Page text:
Next note You might argue that what I've labeled a d-minor chord above is more to be more precisely analyzed as a half-diminished seventh chord on b in its "first" (or 6/5) inversion; i.e. ii6/5, instead of iv. However, I'm parsing it with d as the root because I hear the root movement in terms of iv -» i; especially because of the way it parallels the first sub-section above.
  Next note The very last measure of this section is one of the more conspicuous rough edges in the ensemble playing, as if one or more of the players was already shifting into 3/4.

Second Part: "I Need A Fix ('Cause I'm Going Down)"

  Next note We transition from the ranting march-beat rhetoric of the last section of the first part into a heavy-but-flowing, bluesy waltz in which the same eleven-measure phrase is repeated twice.
  Next note This time our sense of differing twisty passages comes from both the wobbly 3 + 4 + 4 phrase structure, and the fact that the vocal line does not literally repeat the guitar line. You might say the vocal variation is the one that more clearly projects the pseudo ABA inner structure of the eleven measure phrase:
 Guitar: |E G E |C A C |E DCA |
  Vocal: |E G E |C A C |E DCA |
 Chords: |a     |-     |-     |
      a:  i

         |E G E |C A C |E G   |EDE   |
         |E G E |C A C |E G   |E G   |
         |-     |-     |-     |-     |

         |G     |C A C |E DCA |-     |
         |E G E |C A C |E DCA |-     |
         |c     |-     |a     |-     |
          III           i

   [Figure 136.3]
  Next note There's a quarter-tone-flat blues spin applied to several of the E-naturals in this section; an effect that appears nowhere else in the song.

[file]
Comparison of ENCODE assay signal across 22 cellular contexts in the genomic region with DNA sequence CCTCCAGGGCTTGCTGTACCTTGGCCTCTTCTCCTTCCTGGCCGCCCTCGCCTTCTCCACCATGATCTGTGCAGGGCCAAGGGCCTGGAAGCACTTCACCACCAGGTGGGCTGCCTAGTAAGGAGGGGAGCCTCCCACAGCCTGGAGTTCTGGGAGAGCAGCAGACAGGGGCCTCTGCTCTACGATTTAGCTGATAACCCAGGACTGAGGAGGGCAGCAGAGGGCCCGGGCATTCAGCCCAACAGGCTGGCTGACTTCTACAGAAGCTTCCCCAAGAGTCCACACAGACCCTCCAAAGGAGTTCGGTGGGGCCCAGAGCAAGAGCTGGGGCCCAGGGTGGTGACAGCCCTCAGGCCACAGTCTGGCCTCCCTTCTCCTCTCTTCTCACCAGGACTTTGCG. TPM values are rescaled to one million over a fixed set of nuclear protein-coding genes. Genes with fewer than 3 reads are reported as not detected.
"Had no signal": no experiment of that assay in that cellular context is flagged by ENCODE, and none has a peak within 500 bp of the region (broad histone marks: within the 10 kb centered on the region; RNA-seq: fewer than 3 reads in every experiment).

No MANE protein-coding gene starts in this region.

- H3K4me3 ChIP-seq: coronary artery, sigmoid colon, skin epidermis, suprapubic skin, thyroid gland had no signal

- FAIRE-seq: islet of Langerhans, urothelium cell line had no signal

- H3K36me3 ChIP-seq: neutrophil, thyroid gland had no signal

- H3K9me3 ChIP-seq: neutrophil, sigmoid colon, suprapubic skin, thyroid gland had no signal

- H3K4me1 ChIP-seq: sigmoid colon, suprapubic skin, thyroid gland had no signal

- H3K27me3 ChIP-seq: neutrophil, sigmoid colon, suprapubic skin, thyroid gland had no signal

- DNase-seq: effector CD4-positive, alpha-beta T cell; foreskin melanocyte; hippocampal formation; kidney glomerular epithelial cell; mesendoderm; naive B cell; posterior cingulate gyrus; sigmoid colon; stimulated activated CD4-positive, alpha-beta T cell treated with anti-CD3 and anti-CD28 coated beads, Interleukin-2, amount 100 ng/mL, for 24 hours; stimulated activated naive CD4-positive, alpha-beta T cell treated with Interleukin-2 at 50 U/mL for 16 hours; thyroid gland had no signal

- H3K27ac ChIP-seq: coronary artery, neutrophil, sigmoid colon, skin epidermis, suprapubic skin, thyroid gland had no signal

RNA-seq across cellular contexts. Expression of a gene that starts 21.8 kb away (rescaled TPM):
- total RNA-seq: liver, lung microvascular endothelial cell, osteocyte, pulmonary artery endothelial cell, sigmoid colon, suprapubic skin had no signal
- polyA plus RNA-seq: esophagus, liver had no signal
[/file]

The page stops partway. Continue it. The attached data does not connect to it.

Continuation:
Third Part: "Mother Superior Jumped The Gun"

  Next note This third part is characterized by a special rhythmic effect that occurs in the first measure of every phrase, technically referred to as a "hemiola". The term is applied to any situation in which a phrase of music written in a ternary meter (e.g. 3/4) contains one or more instances where either an isolated single measure is accented as if were two triplets (i.e. 6/8), or a pair of measures are accented as if they were three measures of 2/4. If you're at a loss for a pop-music precedent, try "America" from Leonard Bernstein's "West Side Story".
  Next note This part is built out of three phrase pairs, the second of which is consistently one beat longer than the first; is it John or Mr. Martin who proposed such details?
     6/8          3/4
      |a           |C           |-           |
   a:  i            III

     6/8          3/4          4/4
      |a           |G           |-          |
       i            flat-VII

   [Figure 136.4]
  Next note Notic how this part resonates subtly-if-not-surprisingly with the last section of the first part both in terms of mood as well as melodic emphasis on the "B-A" motif.
  Next note The individualized, unique contribution of this part is the introduction of the flat-VII chord.